Dodging the High Line Effect in Western Queens

Authors: Julia Rothenberg*, Queensborough Community College, CUNY, Steve Lang, LaGuardia Community College, CUNY
Topics: Urban Geography, Landscape, Human-Environment Geography
Keywords: New York City, Growth Machine, postindustrial reuse, public space, gentrification
Session Type: Paper
Day: 4/14/2018
Start / End Time: 2:00 PM / 3:40 PM
Room: Bayside C, Sheraton, 4th Floor
Presentation File: No File Uploaded



Cities throughout the world increasingly rely on government-backed, redevelopment schemes that use planning and rezoning tools to harness private capital to pay for adaptive reuse projects. While such models are praised by developers for being engines of economic growth, their existence depends on negotiating with community groups, which in many cases means offering them a piece of the growth machine pie. However, such partnerships are inherently problematic as they highlight contradictions between the profit-making goals of developers and a community’s desires for enhanced public space.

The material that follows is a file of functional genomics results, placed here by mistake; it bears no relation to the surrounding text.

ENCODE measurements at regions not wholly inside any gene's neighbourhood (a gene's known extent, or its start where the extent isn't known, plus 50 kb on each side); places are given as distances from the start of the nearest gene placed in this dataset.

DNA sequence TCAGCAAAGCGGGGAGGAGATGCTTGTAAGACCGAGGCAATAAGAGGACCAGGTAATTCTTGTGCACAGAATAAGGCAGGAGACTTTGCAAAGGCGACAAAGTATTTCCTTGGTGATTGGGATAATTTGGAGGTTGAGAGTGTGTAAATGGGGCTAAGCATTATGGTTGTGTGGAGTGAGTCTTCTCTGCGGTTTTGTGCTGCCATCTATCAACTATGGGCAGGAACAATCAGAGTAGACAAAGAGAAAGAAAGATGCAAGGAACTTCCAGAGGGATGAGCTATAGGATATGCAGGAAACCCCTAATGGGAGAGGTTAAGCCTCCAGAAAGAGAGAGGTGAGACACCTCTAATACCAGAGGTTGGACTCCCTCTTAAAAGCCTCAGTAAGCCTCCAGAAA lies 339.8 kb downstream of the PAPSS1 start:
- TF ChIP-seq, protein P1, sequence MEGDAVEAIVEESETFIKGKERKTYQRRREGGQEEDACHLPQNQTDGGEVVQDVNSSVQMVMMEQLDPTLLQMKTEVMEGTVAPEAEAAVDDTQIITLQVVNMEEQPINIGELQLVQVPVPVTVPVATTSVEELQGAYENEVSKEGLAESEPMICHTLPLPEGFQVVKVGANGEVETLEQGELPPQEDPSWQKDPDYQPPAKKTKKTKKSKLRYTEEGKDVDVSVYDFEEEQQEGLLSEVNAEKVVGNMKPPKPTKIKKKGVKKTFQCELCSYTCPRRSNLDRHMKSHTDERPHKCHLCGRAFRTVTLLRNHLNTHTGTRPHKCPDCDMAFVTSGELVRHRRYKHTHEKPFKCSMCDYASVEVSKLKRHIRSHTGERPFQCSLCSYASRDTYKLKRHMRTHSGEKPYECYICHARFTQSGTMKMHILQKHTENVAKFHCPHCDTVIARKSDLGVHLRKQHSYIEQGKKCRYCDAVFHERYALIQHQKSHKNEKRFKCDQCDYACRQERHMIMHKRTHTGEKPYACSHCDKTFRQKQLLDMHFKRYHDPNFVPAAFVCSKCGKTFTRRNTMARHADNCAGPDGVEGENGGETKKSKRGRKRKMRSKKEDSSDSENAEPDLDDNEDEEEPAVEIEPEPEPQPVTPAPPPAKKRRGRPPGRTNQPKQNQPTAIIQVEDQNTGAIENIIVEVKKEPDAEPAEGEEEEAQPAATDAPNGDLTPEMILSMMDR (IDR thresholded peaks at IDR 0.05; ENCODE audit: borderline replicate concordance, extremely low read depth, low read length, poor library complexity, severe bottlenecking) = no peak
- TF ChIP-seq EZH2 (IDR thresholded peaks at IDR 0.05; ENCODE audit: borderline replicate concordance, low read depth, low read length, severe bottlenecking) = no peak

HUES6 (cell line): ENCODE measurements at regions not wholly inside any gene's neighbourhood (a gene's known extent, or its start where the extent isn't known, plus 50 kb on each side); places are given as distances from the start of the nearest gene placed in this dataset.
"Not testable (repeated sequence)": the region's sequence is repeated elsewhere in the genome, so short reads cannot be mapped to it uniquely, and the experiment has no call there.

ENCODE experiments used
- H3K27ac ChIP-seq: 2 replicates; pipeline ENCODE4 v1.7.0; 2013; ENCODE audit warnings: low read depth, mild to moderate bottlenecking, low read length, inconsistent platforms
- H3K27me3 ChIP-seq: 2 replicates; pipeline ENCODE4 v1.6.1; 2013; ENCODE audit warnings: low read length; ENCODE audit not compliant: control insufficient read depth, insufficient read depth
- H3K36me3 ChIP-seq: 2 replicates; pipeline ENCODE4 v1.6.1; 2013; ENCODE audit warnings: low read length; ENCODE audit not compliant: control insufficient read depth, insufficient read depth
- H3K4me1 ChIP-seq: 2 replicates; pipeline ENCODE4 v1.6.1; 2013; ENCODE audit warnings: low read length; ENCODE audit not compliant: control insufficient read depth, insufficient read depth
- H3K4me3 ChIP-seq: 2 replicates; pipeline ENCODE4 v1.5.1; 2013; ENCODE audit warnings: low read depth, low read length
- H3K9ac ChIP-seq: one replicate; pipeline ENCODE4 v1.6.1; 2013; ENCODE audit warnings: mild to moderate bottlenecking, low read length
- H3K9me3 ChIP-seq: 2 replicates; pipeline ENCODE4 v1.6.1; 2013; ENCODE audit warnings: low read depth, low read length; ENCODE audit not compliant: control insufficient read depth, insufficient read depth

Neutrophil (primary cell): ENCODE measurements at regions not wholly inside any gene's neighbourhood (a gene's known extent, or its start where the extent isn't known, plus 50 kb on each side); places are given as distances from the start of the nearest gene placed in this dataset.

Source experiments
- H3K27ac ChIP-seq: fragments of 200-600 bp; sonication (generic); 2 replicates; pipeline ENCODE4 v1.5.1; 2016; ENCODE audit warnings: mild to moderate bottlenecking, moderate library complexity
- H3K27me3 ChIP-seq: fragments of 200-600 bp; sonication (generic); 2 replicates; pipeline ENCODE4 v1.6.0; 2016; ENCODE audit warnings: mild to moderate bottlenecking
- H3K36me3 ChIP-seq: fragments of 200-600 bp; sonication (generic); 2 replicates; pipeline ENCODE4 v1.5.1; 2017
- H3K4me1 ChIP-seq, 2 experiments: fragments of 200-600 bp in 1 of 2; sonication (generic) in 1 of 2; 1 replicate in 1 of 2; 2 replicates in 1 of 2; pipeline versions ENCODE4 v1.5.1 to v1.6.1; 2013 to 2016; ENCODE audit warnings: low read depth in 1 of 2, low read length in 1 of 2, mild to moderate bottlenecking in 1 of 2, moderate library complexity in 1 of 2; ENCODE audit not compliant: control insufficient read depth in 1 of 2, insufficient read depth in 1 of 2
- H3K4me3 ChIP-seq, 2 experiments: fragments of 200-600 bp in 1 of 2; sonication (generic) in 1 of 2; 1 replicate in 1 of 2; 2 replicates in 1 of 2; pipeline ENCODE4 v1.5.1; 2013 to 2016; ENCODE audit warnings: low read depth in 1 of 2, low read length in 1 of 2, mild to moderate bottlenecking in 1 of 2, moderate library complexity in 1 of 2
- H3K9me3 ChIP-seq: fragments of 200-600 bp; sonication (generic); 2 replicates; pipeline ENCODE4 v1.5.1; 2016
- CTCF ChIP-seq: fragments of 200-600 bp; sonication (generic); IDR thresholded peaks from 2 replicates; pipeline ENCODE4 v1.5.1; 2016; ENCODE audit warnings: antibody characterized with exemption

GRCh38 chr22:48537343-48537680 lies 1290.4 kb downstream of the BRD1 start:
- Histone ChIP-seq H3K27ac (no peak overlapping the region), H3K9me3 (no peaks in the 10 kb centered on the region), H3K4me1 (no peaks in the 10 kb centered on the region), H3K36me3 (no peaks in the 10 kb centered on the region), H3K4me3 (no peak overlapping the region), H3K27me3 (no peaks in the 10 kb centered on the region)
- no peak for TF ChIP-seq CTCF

New York City’s High Line, a derelict elevated rail line repurposed as a park is a case in point. Early on, Friends of the High Line (FHL), the community-based, nonprofit organization spearheading the project, partnered with developers to finance the park. While hailed by the city’s growth machine as an economic development tool for boosting real estate values and tourism revenues, critics, including Robert Hammond, founding director of FHL have pointed out that the park has become an exclusionary engine of gentrification and neighborhood displacement. In response to such criticisms, the FHL launched a program aimed at helping community groups attempting to create projects similar to the Highline to avoid such problems.
Our research focuses on the emerging activities of a coalition of grassroots park advocates who are in the process of developing an abandoned elevated railway in Western Queens, a rapidly gentrifying neighborhood into a public space. We explore in particular, how they negotiate issues of equity and displacement while forming alliances with developers.

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